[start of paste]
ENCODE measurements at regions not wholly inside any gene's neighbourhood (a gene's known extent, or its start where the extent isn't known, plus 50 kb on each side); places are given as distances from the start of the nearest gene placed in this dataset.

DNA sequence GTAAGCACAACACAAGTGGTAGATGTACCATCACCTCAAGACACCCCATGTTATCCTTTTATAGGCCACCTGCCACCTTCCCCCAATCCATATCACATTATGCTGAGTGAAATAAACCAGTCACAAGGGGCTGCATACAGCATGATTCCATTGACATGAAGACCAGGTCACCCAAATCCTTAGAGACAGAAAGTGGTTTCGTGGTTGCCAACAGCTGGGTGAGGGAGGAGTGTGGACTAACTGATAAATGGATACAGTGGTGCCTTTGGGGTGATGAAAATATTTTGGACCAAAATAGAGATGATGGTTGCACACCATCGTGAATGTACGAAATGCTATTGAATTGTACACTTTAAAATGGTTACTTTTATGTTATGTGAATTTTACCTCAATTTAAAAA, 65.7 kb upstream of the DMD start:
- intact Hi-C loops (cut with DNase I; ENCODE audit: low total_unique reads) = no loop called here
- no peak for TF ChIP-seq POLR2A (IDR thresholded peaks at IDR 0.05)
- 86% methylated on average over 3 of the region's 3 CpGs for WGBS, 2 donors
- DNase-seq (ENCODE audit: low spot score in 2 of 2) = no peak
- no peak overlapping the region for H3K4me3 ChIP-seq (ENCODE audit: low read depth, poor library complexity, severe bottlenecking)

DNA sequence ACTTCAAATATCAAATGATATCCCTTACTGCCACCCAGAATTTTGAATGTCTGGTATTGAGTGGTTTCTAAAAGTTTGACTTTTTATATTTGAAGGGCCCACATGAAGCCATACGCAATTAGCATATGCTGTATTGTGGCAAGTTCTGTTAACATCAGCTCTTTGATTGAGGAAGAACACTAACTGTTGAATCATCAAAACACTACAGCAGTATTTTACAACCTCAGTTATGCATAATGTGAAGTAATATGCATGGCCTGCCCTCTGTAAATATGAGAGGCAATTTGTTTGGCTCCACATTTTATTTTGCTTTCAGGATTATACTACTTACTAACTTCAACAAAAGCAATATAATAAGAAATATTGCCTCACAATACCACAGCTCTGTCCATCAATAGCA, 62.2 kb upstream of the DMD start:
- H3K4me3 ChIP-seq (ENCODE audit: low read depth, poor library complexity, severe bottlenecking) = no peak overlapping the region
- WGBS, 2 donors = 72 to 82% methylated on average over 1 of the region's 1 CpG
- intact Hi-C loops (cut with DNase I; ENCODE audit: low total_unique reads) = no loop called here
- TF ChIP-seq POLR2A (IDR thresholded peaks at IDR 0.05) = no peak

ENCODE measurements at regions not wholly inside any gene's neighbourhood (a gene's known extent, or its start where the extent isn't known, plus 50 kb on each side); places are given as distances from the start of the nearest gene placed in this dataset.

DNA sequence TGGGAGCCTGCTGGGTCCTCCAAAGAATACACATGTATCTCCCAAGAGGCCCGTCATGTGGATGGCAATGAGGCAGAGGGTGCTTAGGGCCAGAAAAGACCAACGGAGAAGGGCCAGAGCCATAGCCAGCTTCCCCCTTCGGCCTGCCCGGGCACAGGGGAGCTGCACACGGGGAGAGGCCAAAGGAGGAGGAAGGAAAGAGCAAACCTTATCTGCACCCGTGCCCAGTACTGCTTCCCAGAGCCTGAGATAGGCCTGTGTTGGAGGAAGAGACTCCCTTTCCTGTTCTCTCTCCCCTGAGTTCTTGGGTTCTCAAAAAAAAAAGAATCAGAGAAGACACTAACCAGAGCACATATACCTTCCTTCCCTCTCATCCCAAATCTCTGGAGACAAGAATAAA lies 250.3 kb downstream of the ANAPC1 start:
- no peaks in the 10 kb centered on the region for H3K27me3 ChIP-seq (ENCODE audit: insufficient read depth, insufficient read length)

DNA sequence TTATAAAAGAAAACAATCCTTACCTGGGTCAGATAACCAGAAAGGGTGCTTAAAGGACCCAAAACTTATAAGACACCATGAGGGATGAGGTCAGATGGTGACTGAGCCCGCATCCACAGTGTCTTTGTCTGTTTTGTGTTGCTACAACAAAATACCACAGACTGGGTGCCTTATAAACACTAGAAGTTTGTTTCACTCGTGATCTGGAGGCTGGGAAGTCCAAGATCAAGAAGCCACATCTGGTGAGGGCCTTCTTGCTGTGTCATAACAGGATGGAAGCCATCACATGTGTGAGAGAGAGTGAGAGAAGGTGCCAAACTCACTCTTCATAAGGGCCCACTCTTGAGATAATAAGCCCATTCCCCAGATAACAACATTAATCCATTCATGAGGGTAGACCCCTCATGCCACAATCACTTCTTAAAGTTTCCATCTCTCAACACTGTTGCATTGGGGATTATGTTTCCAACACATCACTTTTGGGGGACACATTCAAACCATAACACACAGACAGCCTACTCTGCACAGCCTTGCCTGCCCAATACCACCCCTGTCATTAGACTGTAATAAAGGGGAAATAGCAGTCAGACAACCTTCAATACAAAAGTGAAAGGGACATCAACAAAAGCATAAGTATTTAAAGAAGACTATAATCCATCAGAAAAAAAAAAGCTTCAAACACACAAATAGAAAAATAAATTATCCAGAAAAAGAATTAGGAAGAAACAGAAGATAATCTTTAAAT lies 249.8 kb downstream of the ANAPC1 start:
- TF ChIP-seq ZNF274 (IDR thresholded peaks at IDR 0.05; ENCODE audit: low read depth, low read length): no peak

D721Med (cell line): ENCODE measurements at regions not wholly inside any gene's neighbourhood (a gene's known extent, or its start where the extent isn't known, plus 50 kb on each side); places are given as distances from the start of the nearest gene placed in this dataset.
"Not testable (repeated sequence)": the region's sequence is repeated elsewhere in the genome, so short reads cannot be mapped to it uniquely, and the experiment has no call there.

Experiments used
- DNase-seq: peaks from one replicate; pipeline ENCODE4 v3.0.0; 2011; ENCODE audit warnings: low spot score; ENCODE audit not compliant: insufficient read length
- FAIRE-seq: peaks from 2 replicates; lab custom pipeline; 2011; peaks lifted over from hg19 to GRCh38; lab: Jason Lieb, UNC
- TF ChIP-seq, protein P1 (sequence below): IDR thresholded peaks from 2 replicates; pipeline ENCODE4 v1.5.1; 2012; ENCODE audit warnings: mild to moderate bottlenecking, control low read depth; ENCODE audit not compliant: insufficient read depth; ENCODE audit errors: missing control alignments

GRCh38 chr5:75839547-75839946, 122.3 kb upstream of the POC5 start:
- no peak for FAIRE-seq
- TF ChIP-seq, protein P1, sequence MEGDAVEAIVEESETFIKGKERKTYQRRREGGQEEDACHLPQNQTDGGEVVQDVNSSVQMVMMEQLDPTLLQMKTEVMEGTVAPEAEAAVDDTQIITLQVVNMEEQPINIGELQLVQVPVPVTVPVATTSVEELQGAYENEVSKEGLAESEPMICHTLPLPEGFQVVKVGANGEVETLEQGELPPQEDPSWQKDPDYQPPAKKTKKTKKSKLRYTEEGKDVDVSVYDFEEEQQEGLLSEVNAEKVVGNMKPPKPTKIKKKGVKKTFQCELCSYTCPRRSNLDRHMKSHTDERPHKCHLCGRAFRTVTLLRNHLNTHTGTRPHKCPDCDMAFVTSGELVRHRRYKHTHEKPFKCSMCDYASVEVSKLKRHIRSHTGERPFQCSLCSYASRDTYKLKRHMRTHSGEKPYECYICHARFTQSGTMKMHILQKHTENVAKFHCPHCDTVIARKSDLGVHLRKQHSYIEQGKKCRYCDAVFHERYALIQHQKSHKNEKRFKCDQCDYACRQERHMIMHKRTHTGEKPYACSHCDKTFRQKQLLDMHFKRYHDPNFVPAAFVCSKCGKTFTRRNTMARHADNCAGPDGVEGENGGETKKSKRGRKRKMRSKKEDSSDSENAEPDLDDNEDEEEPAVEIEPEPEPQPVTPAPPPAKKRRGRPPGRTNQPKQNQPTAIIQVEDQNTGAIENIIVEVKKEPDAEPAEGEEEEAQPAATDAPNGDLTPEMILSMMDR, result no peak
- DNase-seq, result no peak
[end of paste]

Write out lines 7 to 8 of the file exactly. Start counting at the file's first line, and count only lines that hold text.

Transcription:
- no peak overlapping the region for H3K4me3 ChIP-seq (ENCODE audit: low read depth, poor library complexity, severe bottlenecking)

DNA sequence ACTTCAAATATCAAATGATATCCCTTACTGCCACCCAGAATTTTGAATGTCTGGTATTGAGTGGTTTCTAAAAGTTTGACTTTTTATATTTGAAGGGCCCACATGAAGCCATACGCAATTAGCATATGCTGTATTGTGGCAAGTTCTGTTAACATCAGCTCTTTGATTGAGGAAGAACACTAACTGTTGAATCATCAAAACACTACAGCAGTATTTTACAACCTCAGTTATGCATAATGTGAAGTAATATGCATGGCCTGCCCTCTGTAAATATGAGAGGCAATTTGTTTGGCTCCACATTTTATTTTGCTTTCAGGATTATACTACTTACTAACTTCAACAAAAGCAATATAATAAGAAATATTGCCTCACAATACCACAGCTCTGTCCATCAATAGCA, 62.2 kb upstream of the DMD start: